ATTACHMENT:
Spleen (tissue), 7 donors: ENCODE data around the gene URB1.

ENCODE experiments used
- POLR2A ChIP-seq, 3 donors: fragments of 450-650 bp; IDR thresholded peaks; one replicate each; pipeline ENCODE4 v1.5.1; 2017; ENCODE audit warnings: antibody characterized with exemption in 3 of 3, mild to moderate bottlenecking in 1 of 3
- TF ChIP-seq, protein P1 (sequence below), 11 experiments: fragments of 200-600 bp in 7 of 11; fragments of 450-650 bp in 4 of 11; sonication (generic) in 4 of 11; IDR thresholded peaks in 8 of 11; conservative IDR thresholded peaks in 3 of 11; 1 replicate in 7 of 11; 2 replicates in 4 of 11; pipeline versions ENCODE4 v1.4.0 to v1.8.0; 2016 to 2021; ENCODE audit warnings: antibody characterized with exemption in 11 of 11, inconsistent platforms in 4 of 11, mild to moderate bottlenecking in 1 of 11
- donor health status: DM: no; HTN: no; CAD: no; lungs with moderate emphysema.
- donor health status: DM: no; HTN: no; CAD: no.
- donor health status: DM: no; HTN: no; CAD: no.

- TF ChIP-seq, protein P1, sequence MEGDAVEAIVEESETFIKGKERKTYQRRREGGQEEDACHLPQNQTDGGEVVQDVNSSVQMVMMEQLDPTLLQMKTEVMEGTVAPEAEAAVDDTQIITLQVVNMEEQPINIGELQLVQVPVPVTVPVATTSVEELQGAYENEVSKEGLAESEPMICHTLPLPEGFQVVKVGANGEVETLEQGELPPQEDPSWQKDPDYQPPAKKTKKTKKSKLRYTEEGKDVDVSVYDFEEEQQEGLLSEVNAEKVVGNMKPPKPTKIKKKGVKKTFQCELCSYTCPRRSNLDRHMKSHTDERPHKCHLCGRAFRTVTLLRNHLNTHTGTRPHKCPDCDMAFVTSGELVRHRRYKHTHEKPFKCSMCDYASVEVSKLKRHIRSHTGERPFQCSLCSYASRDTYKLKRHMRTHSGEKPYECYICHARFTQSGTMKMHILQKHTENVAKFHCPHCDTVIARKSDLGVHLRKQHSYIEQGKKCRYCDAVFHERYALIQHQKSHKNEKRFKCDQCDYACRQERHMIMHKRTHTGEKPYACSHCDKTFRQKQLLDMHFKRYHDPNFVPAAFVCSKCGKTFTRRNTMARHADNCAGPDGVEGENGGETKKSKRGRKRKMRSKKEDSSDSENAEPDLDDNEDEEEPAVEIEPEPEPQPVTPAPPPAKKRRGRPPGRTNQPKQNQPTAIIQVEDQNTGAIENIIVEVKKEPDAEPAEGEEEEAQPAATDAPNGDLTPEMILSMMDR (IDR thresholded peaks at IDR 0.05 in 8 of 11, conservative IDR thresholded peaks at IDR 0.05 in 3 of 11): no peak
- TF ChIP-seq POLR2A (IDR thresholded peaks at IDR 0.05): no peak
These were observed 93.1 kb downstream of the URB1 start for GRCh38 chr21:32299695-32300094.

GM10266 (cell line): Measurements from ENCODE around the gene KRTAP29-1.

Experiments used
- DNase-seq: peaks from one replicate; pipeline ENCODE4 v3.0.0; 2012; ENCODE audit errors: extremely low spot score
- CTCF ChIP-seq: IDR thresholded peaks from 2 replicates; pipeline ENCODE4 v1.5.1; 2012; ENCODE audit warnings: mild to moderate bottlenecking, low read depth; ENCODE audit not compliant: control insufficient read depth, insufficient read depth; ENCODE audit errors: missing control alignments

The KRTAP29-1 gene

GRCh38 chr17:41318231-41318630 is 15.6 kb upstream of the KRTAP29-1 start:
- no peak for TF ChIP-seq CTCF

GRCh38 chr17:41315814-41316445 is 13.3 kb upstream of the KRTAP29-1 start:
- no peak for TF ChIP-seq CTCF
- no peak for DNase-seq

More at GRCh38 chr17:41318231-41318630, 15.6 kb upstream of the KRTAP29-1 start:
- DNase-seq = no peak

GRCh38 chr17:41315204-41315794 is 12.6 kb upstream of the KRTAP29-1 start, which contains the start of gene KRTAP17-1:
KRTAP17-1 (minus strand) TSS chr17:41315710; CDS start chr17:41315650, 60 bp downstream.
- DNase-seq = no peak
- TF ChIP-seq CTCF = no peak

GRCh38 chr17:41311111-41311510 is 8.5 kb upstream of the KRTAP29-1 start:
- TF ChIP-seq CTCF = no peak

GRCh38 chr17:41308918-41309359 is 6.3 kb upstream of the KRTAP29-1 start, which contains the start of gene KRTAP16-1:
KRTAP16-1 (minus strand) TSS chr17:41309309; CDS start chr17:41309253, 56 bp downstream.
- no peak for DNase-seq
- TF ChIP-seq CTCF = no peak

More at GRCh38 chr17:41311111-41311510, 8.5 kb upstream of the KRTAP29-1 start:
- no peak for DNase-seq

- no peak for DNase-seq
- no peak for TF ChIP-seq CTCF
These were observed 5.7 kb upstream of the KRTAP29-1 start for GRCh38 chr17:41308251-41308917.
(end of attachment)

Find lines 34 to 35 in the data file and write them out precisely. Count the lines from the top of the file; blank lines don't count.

- no peak for DNase-seq

- no peak for DNase-seq